Merry-Go-Roundup

Week 100 - Photoshop Contest Party
Image by oddsock via Flickr

Let’s start the week with a recap of the last one – a momentary break from the nausea helps one better appreciate the carousel, I find.

All hell broke loose in England, with the young indulging in a strange mixture of wanton violence and want-one theft. The more repulsive commentators, in Ireland especially it seemed, were keen to blame it on the feminist-socialist conspiracy to raise children without fathers, completely unconscious it seemed of the fact that this made them sound disturbingly like Anders Breivik. Those who wanted to blame black people had to make do in the end with blaming white people who just talk like black people.

The British government reacted in many ways at once, most of them useless, but the one that got my attention was when David Cameron began a sentence “Free flow of information can be used for good, but…” betraying the fact that he is not at heart a democrat. This view was supported by no one, except of course China.

On a related note, surprise hit of the week was an article on the decline of the meme. What I’d thought of as a throwaway remark was later bandied about Twitter as “Chapman’s Law”: If you hear about an internet meme via any medium except the Internet, it is already over.

I also discovered that I can say what I like about gay Presidents and right-wing politicians, but if I really want to get an argument going here, the thing I need to do is criticise Apple.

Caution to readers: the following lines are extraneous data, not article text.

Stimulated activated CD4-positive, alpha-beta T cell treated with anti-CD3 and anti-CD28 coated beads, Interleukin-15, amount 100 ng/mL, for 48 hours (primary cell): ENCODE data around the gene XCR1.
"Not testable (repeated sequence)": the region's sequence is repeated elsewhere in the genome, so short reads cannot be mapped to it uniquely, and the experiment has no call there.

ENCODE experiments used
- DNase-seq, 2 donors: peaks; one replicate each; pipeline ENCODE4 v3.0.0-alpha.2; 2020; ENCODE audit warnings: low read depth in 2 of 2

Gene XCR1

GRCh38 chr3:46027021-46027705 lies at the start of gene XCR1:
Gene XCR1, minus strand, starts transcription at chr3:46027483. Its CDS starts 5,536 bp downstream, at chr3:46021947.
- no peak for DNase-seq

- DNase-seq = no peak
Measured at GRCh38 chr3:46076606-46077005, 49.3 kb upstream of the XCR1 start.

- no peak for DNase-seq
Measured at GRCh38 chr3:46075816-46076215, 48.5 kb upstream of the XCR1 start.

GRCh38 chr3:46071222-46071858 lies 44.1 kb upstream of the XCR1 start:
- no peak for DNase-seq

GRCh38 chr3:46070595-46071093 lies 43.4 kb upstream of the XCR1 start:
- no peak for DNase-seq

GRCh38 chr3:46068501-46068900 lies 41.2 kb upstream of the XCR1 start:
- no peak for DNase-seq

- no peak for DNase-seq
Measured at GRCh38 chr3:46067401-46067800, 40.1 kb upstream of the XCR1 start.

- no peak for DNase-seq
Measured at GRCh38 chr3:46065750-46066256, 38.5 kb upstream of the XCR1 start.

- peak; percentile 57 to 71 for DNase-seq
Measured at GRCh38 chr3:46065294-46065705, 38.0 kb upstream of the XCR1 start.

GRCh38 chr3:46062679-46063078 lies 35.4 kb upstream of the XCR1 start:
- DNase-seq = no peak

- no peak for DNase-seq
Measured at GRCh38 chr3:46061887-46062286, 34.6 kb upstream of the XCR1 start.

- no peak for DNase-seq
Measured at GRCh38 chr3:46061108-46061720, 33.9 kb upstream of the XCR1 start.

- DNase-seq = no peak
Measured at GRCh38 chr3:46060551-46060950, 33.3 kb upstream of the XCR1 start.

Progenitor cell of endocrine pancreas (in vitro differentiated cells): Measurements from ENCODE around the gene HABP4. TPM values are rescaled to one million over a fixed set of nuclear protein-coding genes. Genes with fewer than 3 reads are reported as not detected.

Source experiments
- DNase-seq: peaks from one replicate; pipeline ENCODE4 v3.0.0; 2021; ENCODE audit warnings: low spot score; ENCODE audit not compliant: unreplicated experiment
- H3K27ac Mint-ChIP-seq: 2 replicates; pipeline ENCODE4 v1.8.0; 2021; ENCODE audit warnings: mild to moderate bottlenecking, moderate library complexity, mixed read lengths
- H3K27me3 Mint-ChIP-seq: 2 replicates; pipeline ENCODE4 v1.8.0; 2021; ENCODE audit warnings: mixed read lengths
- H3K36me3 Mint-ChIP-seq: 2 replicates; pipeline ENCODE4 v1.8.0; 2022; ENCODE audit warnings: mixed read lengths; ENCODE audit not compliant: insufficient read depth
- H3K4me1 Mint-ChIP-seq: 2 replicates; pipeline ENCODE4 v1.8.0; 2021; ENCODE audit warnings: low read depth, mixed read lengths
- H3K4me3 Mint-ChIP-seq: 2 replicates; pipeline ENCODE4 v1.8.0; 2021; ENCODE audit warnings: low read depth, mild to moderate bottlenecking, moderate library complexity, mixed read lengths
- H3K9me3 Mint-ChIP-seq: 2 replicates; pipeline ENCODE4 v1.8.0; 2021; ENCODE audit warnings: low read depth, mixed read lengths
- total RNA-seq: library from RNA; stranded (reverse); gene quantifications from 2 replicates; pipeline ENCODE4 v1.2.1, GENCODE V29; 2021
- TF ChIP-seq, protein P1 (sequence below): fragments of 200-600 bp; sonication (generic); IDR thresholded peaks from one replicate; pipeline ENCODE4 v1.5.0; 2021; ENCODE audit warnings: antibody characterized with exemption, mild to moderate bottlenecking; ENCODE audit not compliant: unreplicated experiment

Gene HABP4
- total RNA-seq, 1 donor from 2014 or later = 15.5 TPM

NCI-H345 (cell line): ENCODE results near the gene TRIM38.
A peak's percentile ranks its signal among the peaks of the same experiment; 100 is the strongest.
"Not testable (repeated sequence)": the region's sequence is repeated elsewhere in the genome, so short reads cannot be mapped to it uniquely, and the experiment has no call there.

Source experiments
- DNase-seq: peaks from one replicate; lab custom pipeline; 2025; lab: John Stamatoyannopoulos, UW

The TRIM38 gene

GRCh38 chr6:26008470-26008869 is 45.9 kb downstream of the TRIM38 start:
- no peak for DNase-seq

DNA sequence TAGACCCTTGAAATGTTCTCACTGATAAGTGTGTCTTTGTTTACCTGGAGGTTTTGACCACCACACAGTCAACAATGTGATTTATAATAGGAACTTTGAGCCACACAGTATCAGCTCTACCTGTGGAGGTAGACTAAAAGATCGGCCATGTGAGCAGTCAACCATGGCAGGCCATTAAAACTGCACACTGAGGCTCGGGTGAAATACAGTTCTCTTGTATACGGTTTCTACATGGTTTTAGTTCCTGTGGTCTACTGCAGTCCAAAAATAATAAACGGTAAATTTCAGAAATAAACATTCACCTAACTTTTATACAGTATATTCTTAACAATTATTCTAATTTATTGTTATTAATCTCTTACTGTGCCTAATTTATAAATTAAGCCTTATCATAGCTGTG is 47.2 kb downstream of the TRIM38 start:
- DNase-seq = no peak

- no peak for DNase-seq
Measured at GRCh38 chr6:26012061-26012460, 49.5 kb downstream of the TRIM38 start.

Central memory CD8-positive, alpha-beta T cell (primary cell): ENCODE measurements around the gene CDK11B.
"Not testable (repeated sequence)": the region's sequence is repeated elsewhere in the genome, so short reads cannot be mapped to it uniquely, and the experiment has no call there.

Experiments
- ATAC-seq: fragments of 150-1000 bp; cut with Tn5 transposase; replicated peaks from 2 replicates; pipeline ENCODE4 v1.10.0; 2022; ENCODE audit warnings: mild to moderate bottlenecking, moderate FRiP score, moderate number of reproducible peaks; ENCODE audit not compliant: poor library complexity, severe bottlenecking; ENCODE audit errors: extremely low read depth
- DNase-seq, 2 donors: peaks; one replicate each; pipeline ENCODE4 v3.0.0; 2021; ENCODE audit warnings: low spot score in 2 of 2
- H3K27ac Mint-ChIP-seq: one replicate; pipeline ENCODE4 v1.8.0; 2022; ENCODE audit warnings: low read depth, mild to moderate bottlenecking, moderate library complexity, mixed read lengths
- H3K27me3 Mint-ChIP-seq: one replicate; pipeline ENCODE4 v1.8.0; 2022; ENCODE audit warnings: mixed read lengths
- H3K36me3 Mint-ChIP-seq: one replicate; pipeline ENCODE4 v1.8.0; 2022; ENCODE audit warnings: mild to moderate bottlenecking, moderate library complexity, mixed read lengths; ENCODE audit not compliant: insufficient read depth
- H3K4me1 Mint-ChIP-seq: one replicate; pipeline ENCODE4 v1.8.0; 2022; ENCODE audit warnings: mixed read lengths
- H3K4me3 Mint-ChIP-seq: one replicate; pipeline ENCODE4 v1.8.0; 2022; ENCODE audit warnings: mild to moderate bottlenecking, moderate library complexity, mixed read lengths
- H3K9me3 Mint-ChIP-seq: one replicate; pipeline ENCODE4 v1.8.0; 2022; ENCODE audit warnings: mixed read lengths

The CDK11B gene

Back home then, and off our coasts new dives were being made on the wreck of the Lusitania. What seemed like the last nail was knocked into David Norris’s Presidential campaign when it was revealed that, in an unguarded moment in 1975, he admitted that his adolescent fantasies had been homosexual in nature. This was taken up by some in the press to mean that he represented a paedophile threat to himself.

Attention switched to veteran TV personality Gay Byrne, and he was even approached with an offer of support by the once-great Fianna Fáil party, who until now have only lost one Presidential election in the whole history of the State. But fortunately everyone suddenly realised that this was a completely mad idea.

And at home home, my mother received a call from a phone scammer. My rage was not a nice thing to behold, but the lesson I took away was that if I stayed calm when talking to the scammer next time, I’d be able to scare even more shit out of them.

Still closer to home, I was bitten by a mosquito and had a bad allergic reaction. Having tried about everything available in the pharmacy and found it wanting, if not utterly useless, I discovered an instant, effective cure: Water.

I hasten to point out that that doesn’t make it homoeopathy.

I Blame The Parent

London collage.
Like this except on fire

According to one pundit – I won’t name him, he likes that too much – the real cause of the riots in England is absentee fathers. I don’t know why fathers always seem to go away when the Tories get elected, but it is a theory.

In the light of it, maybe we have been understanding the situation there completely incorrectly. All these young men, children really, smashing windows and cars. They are protesting, but not in the way we understand it – not even in the way they understand it themselves. They’re not kicking against the government or their economic situation or social exclusion, but something more fundamental.